How to manage your time when you are hopelessly overwhelmed by life

Most university students hold down at least one job, if not more. Personally, in addition to working as Opinions Editor, I work as a concierge in a hotel. Yes, it drives you crazy at times (as it has been doing lately). So I figured this week, I’d write an article about how to balance work, school and a nonexistent social life.

The key to it all is not panicking and planning ahead. Panicking happens when you realize that you have a test every single day of a week, a 10-page paper to write, you need to get your article written and the others edited. Oh yeah, you’re also working five days a week, eight hours a day. Have fun with that. The first step is to take a deep breath and not burst into tears immediately.

The next thing you need to do is plan. Take the time to write out a set routine. You cannot possibly get everything done in one day, no matter how much caffeine you consume. Create a schedule and dilute the work. For example, write two pages of the paper per day, outline your points and focus your energy for one of those points. Do the same for your other work, but be careful not to disperse you attention too thinly or else your work will seem scatter-brained.

Believe it or not, you can survive working through all this. Use your time wisely — instead of gossiping with coworkers over your break, keep your tablet or laptop handy and use the time to draft ideas for some of your shorter works (like the newspaper article). Because shorter pieces tend to require a bit less flow from point to point, you will be able to break it into sections a bit easier than a longer essay for a class that might take more effort.

I know it sounds crazy, but save the easiest project for last. The harder work requires more effort and you don’t want to be burned out for them. The easier projects will be a nice respite, and you will feel accomplished after having finished the more onerous tasks.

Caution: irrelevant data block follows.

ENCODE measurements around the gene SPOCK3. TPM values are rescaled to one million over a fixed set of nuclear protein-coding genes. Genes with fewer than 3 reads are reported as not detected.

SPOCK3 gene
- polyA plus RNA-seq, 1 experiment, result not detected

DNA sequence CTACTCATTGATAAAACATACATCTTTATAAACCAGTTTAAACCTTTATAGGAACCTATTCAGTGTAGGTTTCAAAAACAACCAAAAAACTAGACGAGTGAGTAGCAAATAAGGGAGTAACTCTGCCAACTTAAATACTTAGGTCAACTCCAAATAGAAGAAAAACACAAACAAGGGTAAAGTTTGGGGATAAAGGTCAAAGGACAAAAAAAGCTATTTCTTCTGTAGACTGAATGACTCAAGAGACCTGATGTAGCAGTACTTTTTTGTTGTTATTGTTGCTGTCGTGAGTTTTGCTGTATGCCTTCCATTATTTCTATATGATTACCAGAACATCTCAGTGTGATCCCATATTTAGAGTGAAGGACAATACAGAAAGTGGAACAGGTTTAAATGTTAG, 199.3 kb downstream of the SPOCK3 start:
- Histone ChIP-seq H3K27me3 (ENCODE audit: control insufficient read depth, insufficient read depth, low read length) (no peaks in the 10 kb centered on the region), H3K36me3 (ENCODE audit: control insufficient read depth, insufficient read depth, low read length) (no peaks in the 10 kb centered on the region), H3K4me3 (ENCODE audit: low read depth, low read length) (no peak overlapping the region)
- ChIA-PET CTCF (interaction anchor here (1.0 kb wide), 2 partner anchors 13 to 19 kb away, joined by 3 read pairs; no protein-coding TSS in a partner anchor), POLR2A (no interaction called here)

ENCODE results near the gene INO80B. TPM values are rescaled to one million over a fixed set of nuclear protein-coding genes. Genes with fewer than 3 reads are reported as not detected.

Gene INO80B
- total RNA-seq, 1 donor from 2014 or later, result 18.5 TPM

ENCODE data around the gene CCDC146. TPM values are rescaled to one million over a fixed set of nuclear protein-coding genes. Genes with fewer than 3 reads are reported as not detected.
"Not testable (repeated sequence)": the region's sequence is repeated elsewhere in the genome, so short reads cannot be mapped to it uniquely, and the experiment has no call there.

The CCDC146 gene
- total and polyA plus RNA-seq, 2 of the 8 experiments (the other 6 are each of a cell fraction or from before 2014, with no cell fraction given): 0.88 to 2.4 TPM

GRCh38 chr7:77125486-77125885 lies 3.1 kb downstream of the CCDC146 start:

As I said, social life is a big part, and while you might not be chilling with your friends, it doesn’t mean you have to withdraw and become a hermit. Your friends have gone through this before, and they’re your best support system during these stressful times. Call your bestie and vent if you need — soon it will be your turn to return the favor.

Mind you, there’s a difference between venting and whining. Don’t be a pathetic little ball of self-pity. No one wants to deal with that. However, do use your resources — oftentimes when exhausted, you overlook little details that can cost major points. If you can get your professor to look over rough drafts, do so.
If you’re a procrastinator like me, read it out loud to family and send it to friends. By doing so, you might catch mistakes you might not have caught otherwise.

Relax, calm down and you’ll be fine. Believe it or not, it is not the end of the world. You’ve survived this throughout high school and before in college, you can handle it this time. Once it is all done and you sit with a well deserved glass of the good wine you saved your tips to buy, everything will seem as if it were no big deal and you had it down pat from the start.

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